Conservation status

A decline in Island Fox populations was identified in the 1990s. On San Miguel Island the decline began in 1994, the adult population falling from 450 to 15 in 1999. Similar population declines were discovered on Santa Cruz Island, where the population decreased from 2,000 adults in 1994 to less than 135 in 2000, and on Santa Rosa Island where 1,500 foxes recorded in 1994 were reduced to 14 animals by 2000.[5] Golden Eagle predation, discovered when foxes were radio-collared and monitored, proved to be the cause of the high mortality rates. Binomial name Aquila chrysaetos Linnaeus, 1758 The Golden Eagle (Aquila chrysaetos) is one of the best known birds of prey in the Northern Hemisphere. ...

 The Golden Eagle is four times the size of the Island Fox and can easily prey on the foxes.
Enlarge
The Golden Eagle is four times the size of the Island Fox and can easily prey on the foxes.

Golden Eagle predation is the primary cause of Island Fox mortality. Golden Eagles were unknown in the Channel Islands before the 1990s, and the first Golden Eagle nest was recorded on Santa Cruz Island in 1999.[6] Biologists propose that the eagle may have been attracted to the islands by the expanding populations of feral livestock (such as pigs), as well as the decimation of the local Bald Eagle population due to DDT exposure in the 1950s—the Bald Eagles would have deterred the Golden Eagles from settling on the islands while they themselves subsisted on fish.[7] Download high resolution version (2084x1900, 475 KB)Nova - an american golden eagle in the care of the Southeastern Raptor Rehabilitation Center at Auburn University. ... Download high resolution version (2084x1900, 475 KB)Nova - an american golden eagle in the care of the Southeastern Raptor Rehabilitation Center at Auburn University. ... Species Sus barbatus Sus bucculentus Sus cebifrons Sus celebensis Sus domesticus Sus heureni Sus philippensis Sus salvanius Sus scrofa Sus timoriensis Sus verrucosus Pigs are ungulates native to Eurasia collectively grouped under the genus Sus within the Suidae family. ... Binomial name Haliaeetus leucocephalus (Linnaeus, 1766) The Bald Eagle (Haliaeetus leucocephalus), also known as the American Eagle, is a bird of prey originating in North America, most recognizable as the national bird of the United States. ... DDT was the first modern pesticide and is arguably the most well known organic pesticide. ...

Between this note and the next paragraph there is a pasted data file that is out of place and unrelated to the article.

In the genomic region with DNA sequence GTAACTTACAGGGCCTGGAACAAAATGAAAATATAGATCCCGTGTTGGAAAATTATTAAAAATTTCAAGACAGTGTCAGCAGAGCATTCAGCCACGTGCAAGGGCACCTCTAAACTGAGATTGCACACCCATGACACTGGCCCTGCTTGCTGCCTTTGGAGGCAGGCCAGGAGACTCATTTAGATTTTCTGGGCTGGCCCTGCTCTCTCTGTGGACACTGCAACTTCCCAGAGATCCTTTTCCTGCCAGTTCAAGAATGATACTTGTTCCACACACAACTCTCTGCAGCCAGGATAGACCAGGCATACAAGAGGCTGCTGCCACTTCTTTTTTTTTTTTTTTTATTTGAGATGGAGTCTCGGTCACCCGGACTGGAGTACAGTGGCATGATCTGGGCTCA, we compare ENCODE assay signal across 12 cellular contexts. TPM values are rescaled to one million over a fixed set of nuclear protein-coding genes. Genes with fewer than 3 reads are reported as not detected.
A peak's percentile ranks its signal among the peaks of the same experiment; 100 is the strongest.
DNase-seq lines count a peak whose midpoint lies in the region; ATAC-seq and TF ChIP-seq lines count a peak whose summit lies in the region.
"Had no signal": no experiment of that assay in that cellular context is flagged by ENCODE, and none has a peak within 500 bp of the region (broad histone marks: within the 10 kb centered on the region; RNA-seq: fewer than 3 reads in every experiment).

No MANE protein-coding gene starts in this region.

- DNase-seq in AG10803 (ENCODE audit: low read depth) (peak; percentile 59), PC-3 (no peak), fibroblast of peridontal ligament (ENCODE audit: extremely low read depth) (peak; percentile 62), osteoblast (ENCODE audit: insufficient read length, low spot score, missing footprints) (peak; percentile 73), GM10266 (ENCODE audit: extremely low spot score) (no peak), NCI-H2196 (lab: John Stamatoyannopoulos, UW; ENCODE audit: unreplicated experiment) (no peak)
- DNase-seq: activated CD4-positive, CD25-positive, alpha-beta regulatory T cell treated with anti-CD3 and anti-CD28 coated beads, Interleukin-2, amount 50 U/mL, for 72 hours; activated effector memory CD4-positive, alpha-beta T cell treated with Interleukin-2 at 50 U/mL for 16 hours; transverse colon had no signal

Introduced diseases or parasites can devastate Island Fox populations. Because Island Foxes are isolated they have no immunity to parasites and diseases brought in from the mainland and are especially vulnerable to those domestic dogs may carry. A canine distemper outbreak in 1998 killed approximately 90% of Santa Catalina Island's fox population.[6] (It is difficult to vaccinate against or treat foxes for parasites and disease in the wild.) In a medical sense, immunity is a state of having sufficient biological defenses to avoid infection, disease, or other unwanted biological invasion. ... A parasite is an organism that spends a significant portion of its life in or on the living tissue of a host organism and which causes harm to the host without immediately killing it. ... Canine distemper is a viral disease affecting animals in the families Canidae, Mustelidae, Mephitidae, Procyonidae, and possibly Felidae (though not domestic cats; feline distemper or panleukopenia is a similar, but different, virus exclusive to cats). ... Vaccination is the process of administering live, albeit weakened, microbes to patients, with the intent of conferring immunity against a targeted form of a related disease agent. ...